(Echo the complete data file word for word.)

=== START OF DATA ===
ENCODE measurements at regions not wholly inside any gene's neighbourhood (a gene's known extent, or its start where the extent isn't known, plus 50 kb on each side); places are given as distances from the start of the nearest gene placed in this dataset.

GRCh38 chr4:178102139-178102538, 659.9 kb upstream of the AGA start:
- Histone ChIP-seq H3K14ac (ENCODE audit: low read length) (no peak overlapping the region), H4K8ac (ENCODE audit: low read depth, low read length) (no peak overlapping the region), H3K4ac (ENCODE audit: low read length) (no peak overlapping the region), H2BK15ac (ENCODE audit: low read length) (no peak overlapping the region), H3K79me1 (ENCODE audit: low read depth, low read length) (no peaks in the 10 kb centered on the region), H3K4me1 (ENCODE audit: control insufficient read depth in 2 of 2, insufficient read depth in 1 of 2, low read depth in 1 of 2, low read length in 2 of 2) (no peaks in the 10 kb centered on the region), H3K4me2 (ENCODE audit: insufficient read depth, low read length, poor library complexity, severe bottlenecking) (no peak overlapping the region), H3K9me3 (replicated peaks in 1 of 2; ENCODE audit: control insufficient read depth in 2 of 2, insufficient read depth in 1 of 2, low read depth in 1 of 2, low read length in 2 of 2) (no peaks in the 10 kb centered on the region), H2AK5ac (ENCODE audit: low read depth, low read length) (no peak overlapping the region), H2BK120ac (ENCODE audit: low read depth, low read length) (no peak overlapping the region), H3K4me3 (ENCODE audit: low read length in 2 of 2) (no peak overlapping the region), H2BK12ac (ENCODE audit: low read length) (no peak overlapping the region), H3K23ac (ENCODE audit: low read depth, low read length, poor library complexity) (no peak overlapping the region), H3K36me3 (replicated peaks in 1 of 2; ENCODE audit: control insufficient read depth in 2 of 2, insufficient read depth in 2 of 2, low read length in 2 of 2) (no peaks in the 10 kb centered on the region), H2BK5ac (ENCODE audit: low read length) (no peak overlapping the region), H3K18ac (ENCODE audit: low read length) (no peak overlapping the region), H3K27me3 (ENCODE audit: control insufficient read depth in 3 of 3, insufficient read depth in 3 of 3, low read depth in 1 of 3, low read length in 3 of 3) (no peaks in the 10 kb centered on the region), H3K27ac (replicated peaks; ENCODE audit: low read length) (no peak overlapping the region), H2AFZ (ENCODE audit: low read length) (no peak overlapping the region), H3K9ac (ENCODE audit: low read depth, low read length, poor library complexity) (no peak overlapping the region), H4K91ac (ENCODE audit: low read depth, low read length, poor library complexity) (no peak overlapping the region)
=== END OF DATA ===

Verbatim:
ENCODE measurements at regions not wholly inside any gene's neighbourhood (a gene's known extent, or its start where the extent isn't known, plus 50 kb on each side); places are given as distances from the start of the nearest gene placed in this dataset.

GRCh38 chr4:178102139-178102538, 659.9 kb upstream of the AGA start:
- Histone ChIP-seq H3K14ac (ENCODE audit: low read length) (no peak overlapping the region), H4K8ac (ENCODE audit: low read depth, low read length) (no peak overlapping the region), H3K4ac (ENCODE audit: low read length) (no peak overlapping the region), H2BK15ac (ENCODE audit: low read length) (no peak overlapping the region), H3K79me1 (ENCODE audit: low read depth, low read length) (no peaks in the 10 kb centered on the region), H3K4me1 (ENCODE audit: control insufficient read depth in 2 of 2, insufficient read depth in 1 of 2, low read depth in 1 of 2, low read length in 2 of 2) (no peaks in the 10 kb centered on the region), H3K4me2 (ENCODE audit: insufficient read depth, low read length, poor library complexity, severe bottlenecking) (no peak overlapping the region), H3K9me3 (replicated peaks in 1 of 2; ENCODE audit: control insufficient read depth in 2 of 2, insufficient read depth in 1 of 2, low read depth in 1 of 2, low read length in 2 of 2) (no peaks in the 10 kb centered on the region), H2AK5ac (ENCODE audit: low read depth, low read length) (no peak overlapping the region), H2BK120ac (ENCODE audit: low read depth, low read length) (no peak overlapping the region), H3K4me3 (ENCODE audit: low read length in 2 of 2) (no peak overlapping the region), H2BK12ac (ENCODE audit: low read length) (no peak overlapping the region), H3K23ac (ENCODE audit: low read depth, low read length, poor library complexity) (no peak overlapping the region), H3K36me3 (replicated peaks in 1 of 2; ENCODE audit: control insufficient read depth in 2 of 2, insufficient read depth in 2 of 2, low read length in 2 of 2) (no peaks in the 10 kb centered on the region), H2BK5ac (ENCODE audit: low read length) (no peak overlapping the region), H3K18ac (ENCODE audit: low read length) (no peak overlapping the region), H3K27me3 (ENCODE audit: control insufficient read depth in 3 of 3, insufficient read depth in 3 of 3, low read depth in 1 of 3, low read length in 3 of 3) (no peaks in the 10 kb centered on the region), H3K27ac (replicated peaks; ENCODE audit: low read length) (no peak overlapping the region), H2AFZ (ENCODE audit: low read length) (no peak overlapping the region), H3K9ac (ENCODE audit: low read depth, low read length, poor library complexity) (no peak overlapping the region), H4K91ac (ENCODE audit: low read depth, low read length, poor library complexity) (no peak overlapping the region)